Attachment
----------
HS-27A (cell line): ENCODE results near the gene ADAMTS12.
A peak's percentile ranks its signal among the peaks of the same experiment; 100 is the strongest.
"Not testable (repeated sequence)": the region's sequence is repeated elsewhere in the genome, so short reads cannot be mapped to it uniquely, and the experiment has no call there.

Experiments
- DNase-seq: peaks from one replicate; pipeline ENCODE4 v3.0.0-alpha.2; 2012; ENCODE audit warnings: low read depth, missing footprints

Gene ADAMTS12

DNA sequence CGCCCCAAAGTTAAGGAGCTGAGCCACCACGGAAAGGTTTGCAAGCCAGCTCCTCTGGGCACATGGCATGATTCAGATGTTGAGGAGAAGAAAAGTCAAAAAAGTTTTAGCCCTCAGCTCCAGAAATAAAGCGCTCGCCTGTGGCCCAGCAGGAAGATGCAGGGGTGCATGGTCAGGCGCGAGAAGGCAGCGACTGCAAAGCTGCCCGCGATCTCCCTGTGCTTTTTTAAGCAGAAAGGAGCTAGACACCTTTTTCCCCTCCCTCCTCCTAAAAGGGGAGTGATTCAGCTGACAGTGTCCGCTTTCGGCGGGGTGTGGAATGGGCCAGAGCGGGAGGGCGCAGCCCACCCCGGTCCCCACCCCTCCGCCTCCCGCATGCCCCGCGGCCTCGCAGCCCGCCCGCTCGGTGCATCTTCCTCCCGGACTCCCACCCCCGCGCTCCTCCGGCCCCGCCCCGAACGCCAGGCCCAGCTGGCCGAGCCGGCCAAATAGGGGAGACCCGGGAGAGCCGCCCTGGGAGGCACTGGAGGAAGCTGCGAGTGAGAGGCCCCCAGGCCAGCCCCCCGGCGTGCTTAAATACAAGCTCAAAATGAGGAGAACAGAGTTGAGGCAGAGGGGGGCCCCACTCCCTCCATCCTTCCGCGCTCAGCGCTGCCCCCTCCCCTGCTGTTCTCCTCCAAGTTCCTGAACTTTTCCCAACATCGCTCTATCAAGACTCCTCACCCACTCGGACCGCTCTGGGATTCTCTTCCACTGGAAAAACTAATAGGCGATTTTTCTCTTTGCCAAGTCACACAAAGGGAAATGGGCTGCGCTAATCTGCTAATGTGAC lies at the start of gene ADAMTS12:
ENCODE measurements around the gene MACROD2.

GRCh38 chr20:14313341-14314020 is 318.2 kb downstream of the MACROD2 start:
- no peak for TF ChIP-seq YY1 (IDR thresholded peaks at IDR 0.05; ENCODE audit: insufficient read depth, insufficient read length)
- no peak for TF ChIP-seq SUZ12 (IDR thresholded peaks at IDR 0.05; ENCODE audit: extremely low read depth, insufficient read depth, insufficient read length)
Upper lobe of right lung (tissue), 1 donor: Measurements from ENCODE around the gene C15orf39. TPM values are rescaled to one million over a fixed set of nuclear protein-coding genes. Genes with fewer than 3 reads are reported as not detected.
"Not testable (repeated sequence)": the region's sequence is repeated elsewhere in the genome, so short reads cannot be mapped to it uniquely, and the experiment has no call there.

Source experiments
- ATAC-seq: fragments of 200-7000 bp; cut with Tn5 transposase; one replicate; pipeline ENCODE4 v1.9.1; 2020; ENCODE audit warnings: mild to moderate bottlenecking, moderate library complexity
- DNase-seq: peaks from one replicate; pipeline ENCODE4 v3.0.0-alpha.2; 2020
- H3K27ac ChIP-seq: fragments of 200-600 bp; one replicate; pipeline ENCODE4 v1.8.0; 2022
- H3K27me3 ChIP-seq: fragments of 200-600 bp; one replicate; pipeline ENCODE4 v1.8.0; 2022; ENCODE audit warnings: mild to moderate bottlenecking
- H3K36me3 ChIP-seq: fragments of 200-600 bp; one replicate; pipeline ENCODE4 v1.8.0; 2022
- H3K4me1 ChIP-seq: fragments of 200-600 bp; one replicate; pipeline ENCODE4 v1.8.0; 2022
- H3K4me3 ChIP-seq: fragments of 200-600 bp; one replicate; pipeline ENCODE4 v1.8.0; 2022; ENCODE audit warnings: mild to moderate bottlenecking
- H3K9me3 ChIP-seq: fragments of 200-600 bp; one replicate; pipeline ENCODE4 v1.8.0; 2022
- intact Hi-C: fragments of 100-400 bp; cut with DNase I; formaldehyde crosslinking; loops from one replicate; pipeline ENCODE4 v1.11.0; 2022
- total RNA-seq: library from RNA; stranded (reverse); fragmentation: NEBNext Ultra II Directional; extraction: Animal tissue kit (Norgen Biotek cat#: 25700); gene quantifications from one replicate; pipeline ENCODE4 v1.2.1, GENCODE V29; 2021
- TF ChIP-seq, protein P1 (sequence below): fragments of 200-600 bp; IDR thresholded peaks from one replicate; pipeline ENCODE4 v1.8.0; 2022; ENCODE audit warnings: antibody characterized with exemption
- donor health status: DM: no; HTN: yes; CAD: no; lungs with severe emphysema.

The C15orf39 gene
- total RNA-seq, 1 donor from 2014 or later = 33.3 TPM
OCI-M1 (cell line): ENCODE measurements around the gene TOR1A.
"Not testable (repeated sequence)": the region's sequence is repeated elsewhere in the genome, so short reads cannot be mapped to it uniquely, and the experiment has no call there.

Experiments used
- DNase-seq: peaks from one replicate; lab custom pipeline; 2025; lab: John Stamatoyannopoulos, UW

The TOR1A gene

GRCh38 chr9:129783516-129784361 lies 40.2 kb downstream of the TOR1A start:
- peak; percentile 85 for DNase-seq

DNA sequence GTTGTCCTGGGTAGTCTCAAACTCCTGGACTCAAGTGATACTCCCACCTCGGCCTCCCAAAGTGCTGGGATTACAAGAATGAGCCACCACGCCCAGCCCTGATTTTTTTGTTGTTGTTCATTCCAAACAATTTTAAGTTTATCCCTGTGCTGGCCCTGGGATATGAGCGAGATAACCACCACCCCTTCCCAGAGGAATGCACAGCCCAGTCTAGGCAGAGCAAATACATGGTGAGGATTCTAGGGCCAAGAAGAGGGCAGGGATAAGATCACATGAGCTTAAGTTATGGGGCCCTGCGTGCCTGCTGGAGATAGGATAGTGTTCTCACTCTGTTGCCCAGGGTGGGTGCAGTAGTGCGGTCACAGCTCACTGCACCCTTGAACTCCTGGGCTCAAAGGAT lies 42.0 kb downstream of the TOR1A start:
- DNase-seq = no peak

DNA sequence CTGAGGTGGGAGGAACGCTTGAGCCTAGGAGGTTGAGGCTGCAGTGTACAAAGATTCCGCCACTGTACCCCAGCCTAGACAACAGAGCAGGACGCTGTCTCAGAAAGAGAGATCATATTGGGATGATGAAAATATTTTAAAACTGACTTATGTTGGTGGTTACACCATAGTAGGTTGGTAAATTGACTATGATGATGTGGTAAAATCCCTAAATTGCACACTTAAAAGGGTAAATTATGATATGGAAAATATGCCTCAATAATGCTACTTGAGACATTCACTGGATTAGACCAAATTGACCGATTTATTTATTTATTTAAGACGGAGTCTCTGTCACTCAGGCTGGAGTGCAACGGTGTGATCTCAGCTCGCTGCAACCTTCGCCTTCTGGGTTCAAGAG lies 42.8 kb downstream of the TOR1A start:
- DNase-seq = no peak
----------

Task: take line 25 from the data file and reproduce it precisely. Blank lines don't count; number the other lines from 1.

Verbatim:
- TF ChIP-seq, protein P1 (sequence below): fragments of 200-600 bp; IDR thresholded peaks from one replicate; pipeline ENCODE4 v1.8.0; 2022; ENCODE audit warnings: antibody characterized with exemption